Even if you do not have to file a return, you should file one to get a refund of any Federal Income Tax withheld.

To determine if you need to file a Federal Income Tax return for 2013 answer the following questions:

Occasionally, individuals have one-time or infrequent financial transactions that may require them to file a Federal Income Tax return. Do any of the following examples apply to you?

  • Did you have Federal taxes withheld from your pension and wages for this tax year and wish to get a refund back?
  • Are you entitled to the Earned Income Tax Credit or did you receive Advance Earned Income Credit for this tax year?
  • Were you self-employed with earnings of more than $400.00?
  • Did you sell your home?
  • Will you owe any special tax on a qualified retirement plan (including an individual retirement account (IRA) or medical savings account (MSA)? You may owe tax if you:
    • Received an early distribution from a qualified plan
    • Made excess contributions to your IRA or MSA
    • Were born before July 1, 1942, and you did not take the minimum required distribution from your qualified retirement plan.
    • Received a distribution in the excess of $160,000 from a qualified retirement plan.
  • Will you owe social security and Medicare tax on tips you did not report to your employer?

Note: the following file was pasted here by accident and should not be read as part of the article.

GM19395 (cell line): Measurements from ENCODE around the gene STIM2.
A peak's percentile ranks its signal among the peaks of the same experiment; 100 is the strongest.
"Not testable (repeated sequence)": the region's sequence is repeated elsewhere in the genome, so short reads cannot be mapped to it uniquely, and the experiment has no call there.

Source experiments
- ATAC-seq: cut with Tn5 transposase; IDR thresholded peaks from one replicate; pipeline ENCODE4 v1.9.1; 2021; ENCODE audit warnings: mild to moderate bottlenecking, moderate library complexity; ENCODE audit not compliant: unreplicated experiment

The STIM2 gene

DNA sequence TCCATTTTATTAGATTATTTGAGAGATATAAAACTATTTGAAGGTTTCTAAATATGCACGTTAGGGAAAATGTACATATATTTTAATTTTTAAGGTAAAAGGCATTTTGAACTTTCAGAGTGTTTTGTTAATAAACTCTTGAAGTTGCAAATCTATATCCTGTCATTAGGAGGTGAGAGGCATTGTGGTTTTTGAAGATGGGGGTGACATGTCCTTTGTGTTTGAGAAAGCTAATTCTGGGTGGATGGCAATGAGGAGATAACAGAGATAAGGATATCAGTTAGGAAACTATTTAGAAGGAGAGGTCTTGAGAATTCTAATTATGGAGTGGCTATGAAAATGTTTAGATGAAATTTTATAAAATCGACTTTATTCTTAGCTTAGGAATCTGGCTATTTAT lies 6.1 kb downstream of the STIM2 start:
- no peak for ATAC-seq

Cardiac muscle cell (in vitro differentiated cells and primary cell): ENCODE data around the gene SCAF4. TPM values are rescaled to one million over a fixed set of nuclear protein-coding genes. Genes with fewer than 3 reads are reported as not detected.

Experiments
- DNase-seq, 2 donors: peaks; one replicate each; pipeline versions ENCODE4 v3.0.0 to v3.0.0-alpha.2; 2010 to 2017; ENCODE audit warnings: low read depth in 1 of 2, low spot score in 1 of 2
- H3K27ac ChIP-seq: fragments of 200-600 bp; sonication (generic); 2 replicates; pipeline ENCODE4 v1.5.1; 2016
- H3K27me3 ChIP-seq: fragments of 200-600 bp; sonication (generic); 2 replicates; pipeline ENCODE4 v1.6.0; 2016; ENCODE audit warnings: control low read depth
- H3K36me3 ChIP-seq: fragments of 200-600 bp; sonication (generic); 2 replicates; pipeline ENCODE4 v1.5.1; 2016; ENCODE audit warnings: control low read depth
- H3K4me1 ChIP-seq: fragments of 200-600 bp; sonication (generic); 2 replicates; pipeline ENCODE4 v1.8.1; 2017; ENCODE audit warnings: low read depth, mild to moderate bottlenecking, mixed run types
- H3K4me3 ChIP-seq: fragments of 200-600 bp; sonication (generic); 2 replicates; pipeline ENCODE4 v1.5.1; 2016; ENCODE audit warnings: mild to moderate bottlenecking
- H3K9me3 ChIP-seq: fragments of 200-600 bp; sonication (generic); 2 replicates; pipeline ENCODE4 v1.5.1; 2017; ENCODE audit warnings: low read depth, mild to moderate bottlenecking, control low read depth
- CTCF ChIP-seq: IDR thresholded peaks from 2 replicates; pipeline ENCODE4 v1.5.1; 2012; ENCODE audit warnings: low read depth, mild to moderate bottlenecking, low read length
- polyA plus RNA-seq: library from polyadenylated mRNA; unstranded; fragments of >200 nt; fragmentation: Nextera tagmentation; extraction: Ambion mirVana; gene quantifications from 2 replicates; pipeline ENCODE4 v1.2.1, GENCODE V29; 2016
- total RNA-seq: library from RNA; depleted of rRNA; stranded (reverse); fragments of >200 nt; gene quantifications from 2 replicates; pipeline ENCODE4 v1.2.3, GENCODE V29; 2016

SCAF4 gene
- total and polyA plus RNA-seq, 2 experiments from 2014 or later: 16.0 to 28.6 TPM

• Will you owe uncollected social security and Medicare or Railroad retirement (RRTA) tax on tips you reported to your employer?
  • Will you be subject to Alternative Minimum Tax (AMT)? (The tax law gives special treatment to some kinds of income and allows special deductions and credit for some kinds of expenses.)
  • Will you owe recapture tax?
  • Are you a church employee with income in wages of $108.28 or more from a church or qualified church-controlled organization that is exempt from employer social security or Medicare taxes?

2014_tf_on_individuals_small_businesses-m_1The newest addition to the Tax Facts Library, Tax Facts on Individuals & Small Business focuses exclusively on what individuals and small businesses need to know to maximize opportunities under today’s often complex tax rules.  It is the essential tax reference for financial advisors, & planners; insurance professionals; CPAs; attorneys; and other practitioners advising small businesses and individuals.  See http://www.nationalunderwriter.com/tax-facts-on-individuals-small-business.html

Organized in a convenient Q&A format to speed you to the information you need, Tax Facts on Individuals & Small Business delivers the latest guidance on:
» Healthcare
» Home Office
» Contractor vs. Employee — clarified!
» Business Deductions and Losses
» Business Life Insurance
» Small Business Valuation
» Small Business Entity Choices
» Accounting — including guidance on how standards change as the business grows
» Capital Gains
» Investor Losses
» New Medicare Tax and Net Investment Income tax
» Individual Income Taxation

Authors Professor William Byrnes and Robert Bloink

One Response to “Why Should You File a 2013 Tax Return?”

  1. […] https://profwilliambyrnes.com/2014/02/02/why-should-you-file-a-2013-tax-return/ […]